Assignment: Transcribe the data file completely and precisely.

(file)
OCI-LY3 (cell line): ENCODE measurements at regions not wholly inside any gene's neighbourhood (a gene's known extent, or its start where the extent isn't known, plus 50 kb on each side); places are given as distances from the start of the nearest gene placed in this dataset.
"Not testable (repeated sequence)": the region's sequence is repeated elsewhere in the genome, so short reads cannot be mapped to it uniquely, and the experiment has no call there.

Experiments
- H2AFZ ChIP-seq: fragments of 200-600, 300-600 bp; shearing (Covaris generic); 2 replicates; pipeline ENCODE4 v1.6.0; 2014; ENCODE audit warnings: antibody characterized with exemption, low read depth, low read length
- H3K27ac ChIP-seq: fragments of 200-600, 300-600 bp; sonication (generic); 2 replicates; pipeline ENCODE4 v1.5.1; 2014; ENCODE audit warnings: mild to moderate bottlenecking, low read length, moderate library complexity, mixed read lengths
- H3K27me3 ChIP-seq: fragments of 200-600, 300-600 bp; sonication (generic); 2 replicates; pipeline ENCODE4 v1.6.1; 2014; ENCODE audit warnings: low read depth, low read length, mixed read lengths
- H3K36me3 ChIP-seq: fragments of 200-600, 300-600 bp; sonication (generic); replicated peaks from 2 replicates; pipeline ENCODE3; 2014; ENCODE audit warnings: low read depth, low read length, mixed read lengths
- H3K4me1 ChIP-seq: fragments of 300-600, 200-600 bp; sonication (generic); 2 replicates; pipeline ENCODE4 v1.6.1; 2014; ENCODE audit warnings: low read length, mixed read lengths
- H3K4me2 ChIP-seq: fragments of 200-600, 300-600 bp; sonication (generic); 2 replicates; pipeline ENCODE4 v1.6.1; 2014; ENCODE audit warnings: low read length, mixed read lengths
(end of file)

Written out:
OCI-LY3 (cell line): ENCODE measurements at regions not wholly inside any gene's neighbourhood (a gene's known extent, or its start where the extent isn't known, plus 50 kb on each side); places are given as distances from the start of the nearest gene placed in this dataset.
"Not testable (repeated sequence)": the region's sequence is repeated elsewhere in the genome, so short reads cannot be mapped to it uniquely, and the experiment has no call there.

Experiments
- H2AFZ ChIP-seq: fragments of 200-600, 300-600 bp; shearing (Covaris generic); 2 replicates; pipeline ENCODE4 v1.6.0; 2014; ENCODE audit warnings: antibody characterized with exemption, low read depth, low read length
- H3K27ac ChIP-seq: fragments of 200-600, 300-600 bp; sonication (generic); 2 replicates; pipeline ENCODE4 v1.5.1; 2014; ENCODE audit warnings: mild to moderate bottlenecking, low read length, moderate library complexity, mixed read lengths
- H3K27me3 ChIP-seq: fragments of 200-600, 300-600 bp; sonication (generic); 2 replicates; pipeline ENCODE4 v1.6.1; 2014; ENCODE audit warnings: low read depth, low read length, mixed read lengths
- H3K36me3 ChIP-seq: fragments of 200-600, 300-600 bp; sonication (generic); replicated peaks from 2 replicates; pipeline ENCODE3; 2014; ENCODE audit warnings: low read depth, low read length, mixed read lengths
- H3K4me1 ChIP-seq: fragments of 300-600, 200-600 bp; sonication (generic); 2 replicates; pipeline ENCODE4 v1.6.1; 2014; ENCODE audit warnings: low read length, mixed read lengths
- H3K4me2 ChIP-seq: fragments of 200-600, 300-600 bp; sonication (generic); 2 replicates; pipeline ENCODE4 v1.6.1; 2014; ENCODE audit warnings: low read length, mixed read lengths